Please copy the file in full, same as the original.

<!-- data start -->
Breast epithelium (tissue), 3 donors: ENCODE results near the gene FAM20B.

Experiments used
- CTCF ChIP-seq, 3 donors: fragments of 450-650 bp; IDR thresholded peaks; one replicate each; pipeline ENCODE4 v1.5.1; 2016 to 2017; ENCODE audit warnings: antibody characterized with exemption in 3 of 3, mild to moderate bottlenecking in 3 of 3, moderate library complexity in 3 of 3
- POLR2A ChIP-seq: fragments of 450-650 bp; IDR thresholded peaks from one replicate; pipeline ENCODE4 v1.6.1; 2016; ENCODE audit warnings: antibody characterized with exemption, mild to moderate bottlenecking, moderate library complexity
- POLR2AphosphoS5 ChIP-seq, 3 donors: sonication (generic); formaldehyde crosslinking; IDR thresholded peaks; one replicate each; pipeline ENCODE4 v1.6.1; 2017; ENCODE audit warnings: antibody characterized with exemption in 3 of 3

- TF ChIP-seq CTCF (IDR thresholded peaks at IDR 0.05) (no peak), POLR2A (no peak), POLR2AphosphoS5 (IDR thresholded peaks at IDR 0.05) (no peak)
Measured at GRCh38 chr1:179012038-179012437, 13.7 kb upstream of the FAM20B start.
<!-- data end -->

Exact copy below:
Breast epithelium (tissue), 3 donors: ENCODE results near the gene FAM20B.

Experiments used
- CTCF ChIP-seq, 3 donors: fragments of 450-650 bp; IDR thresholded peaks; one replicate each; pipeline ENCODE4 v1.5.1; 2016 to 2017; ENCODE audit warnings: antibody characterized with exemption in 3 of 3, mild to moderate bottlenecking in 3 of 3, moderate library complexity in 3 of 3
- POLR2A ChIP-seq: fragments of 450-650 bp; IDR thresholded peaks from one replicate; pipeline ENCODE4 v1.6.1; 2016; ENCODE audit warnings: antibody characterized with exemption, mild to moderate bottlenecking, moderate library complexity
- POLR2AphosphoS5 ChIP-seq, 3 donors: sonication (generic); formaldehyde crosslinking; IDR thresholded peaks; one replicate each; pipeline ENCODE4 v1.6.1; 2017; ENCODE audit warnings: antibody characterized with exemption in 3 of 3

- TF ChIP-seq CTCF (IDR thresholded peaks at IDR 0.05) (no peak), POLR2A (no peak), POLR2AphosphoS5 (IDR thresholded peaks at IDR 0.05) (no peak)
Measured at GRCh38 chr1:179012038-179012437, 13.7 kb upstream of the FAM20B start.